The debate on whether the Warriors should have selected James Wiseman or LaMelo Ball with the No. 2 pick in November’s NBA Draft has raged all season, and but with Ball dropping 30 points last night against Portland and averaging 23.4 points, 7.6 assists, and 5.6 rebounds per game over his last five contests for the Charlotte Hornets, Warriors fans are openly wondering if their favorite team made a grave mistake in their selection.
It’s fair to wonder.
But I think there’s a bigger issue at hand. We’re all asking the wrong question.
Let’s get this straight: Wiseman is not Darko Milicic 2.0. His talent is undeniable and comes through in spurts amid his limited minutes for the Dubs. He’s also 19 years old and played in one serious college basketball game in his career. (No offense to the University of Illinois-Chicago and South Carolina State, but Wiseman might have been able to beat those teams on his own.) Centers with All-Star potential take years — a half-decade, even — to fully actualize, as there’s so much nuance to the big-man game. He’s just beginning his journey and deserves some slack.
The truth is that we won’t know if Wiseman was the right pick until he was 25 years old. Ball might have a head start and a shorter runway, but right now his reputation is based on his unique style on the offensive end of the court, which creates undeniable entertainment value. He’s going to need a few years to develop into even a bad NBA defender.
But that’s the issue. Whether it’s Ball or Wiseman, the Warriors don’t have a few years to wait and see.
Not if they’re trying to win titles in the here and now, that is.
Wiseman will turn 25 in March 2026. Draymond Green and Klay Thompson will be 36 years old at that time. Steph Curry will be 39.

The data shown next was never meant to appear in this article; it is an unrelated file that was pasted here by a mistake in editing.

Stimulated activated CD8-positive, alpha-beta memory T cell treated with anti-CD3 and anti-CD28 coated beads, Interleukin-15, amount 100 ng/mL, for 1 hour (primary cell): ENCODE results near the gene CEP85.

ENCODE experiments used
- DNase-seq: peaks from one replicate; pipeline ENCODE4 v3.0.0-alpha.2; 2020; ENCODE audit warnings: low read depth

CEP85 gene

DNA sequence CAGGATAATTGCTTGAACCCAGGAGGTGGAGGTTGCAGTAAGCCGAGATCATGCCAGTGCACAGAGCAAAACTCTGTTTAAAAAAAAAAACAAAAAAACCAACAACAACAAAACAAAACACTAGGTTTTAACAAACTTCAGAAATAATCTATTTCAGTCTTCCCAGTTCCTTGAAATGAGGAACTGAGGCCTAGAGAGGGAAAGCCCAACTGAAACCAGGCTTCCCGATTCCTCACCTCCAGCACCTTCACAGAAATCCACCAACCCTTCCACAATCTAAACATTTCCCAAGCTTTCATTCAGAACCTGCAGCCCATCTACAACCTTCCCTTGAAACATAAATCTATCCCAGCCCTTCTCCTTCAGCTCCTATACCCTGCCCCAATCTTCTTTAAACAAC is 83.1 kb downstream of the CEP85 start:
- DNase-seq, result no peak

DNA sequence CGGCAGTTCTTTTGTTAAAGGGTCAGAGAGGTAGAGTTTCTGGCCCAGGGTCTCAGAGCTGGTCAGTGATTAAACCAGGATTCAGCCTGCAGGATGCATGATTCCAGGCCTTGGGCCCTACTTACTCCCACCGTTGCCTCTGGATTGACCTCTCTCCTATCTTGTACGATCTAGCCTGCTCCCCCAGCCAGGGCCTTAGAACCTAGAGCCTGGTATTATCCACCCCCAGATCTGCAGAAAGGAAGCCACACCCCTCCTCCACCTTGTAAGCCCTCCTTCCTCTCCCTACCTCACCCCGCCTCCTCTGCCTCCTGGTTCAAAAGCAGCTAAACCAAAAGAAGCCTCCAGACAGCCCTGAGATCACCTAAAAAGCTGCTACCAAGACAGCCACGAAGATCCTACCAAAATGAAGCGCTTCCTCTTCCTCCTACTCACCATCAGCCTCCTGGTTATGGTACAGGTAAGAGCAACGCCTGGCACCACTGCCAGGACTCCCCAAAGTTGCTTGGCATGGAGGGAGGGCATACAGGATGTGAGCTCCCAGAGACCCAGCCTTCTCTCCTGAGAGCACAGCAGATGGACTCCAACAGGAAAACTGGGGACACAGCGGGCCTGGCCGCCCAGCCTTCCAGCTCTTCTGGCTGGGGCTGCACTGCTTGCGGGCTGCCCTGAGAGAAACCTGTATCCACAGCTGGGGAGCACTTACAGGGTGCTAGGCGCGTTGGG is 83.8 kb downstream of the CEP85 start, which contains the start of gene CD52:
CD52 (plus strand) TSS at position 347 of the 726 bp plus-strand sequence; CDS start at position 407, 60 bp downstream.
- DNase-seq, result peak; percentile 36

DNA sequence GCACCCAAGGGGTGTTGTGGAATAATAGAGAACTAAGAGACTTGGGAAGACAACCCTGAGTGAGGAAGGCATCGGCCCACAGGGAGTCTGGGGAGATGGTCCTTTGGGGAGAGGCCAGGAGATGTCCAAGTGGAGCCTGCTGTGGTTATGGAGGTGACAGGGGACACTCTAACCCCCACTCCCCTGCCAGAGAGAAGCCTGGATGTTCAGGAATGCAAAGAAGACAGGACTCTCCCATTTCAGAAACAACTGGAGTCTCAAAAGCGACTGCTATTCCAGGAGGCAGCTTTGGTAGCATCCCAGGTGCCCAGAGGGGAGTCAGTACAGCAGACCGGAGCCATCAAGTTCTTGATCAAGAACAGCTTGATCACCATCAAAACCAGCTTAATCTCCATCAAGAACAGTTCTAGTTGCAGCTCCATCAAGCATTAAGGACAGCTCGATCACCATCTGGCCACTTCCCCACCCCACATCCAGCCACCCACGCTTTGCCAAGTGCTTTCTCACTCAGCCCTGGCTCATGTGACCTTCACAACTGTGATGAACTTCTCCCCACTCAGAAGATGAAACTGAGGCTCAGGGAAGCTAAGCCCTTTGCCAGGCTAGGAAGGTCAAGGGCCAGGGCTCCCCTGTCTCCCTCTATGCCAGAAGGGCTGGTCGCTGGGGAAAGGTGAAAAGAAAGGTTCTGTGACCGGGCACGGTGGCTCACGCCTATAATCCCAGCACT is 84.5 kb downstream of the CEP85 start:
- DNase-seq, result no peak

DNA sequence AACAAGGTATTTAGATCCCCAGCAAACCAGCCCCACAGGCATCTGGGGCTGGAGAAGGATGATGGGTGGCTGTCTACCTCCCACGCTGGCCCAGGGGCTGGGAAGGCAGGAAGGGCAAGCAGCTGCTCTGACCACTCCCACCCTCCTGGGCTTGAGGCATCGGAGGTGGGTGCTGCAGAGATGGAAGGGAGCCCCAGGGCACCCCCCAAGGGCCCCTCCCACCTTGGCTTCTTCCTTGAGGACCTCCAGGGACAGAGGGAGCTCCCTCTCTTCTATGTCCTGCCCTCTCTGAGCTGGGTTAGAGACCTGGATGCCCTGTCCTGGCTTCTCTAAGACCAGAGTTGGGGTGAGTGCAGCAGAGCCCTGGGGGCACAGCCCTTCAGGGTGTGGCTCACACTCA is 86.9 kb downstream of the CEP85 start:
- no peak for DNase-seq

Curry, Green, and Thompson are the golden generation of Warriors’ basketball. And I don’t know about you, but I’d want to maximize every year I have with that triumvirate, because we don’t know how many years they will continue to be great.
Yes, 2026 might appeal to the ownership group — it might extend the Warriors’ run of competence, keeping butts in the seats — but I doubt it will do anything to put more banners in the rafters.
And don’t get me wrong, I’m bullish on Wiseman, but I’m not even sure he’ll be an All-Star in the future (think about how hard it was for Rudy Gobert to make the team), much less an MVP candidate. Even if he’s the next Joel Embiid, is that someone who can lead a team to a title?
As for Ball, I have no idea if he’ll ever develop into a winning basketball player. He might just be the perfect player for the short-attention-span, social-media era — 10-second bursts of unteachable basketball brilliance surrounded by critical mistakes on both ends of the floor.
Time will tell with both. But again, time is not something the Warriors have.
That’s why the argument about Wiseman and Ball should include another player: Tyrese Haliburton.
You can’t tell me that the Sacramento Kings rookie, taken at No. 12, reportedly after tanking pre-draft interviews to funnel his way to Sacramento, isn’t exactly what the Warriors need right now.
Haliburton is currently sidelined with a calf injury, but he, like Ball, has been on a roll as of late, averaging 16 points and 5.3 assists per game in February, putting him and the Hornets guard in a neck-and-neck race for Rookie of the Year.
Haliburton’s numbers might not wow you, but his on-court performance will. He’s undeniable. All he does is make winning plays on both ends of the court, and he’s an efficient scorer, too, posting a 60 effective field goal percentage thanks to excellent shooting from beyond the arc (43 percent on 5.5 attempts per game this season).
Haliburton uses his 6-foot-8 wingspan to be a solid, switchy defender, he can run a second unit as a point guard (3.6-to-1 assist to turnover ratio), and can knock down 3-pointers at an elite rate.
How is that not what the Warriors need?
Look at Sacramento and the team whose 2021 NBA Draft pick might be heading to the Warriors, the Minnesota Timberwolves — you can go decades without finding another Steph Curry, without lucking into Klay Thompson and Draymond Green.
Wiseman and Ball might be special players down the line, but neither will be as special as Curry and the Warriors’ championship core have been.
So I don’t care how Haliburton’s development for 2026, because at 21 years old, he would be closing for the Warriors instead of Kent Bazemore — he’d raise Golden State’s ceiling in 2021.
And that should have been the Warriors’ goal all along.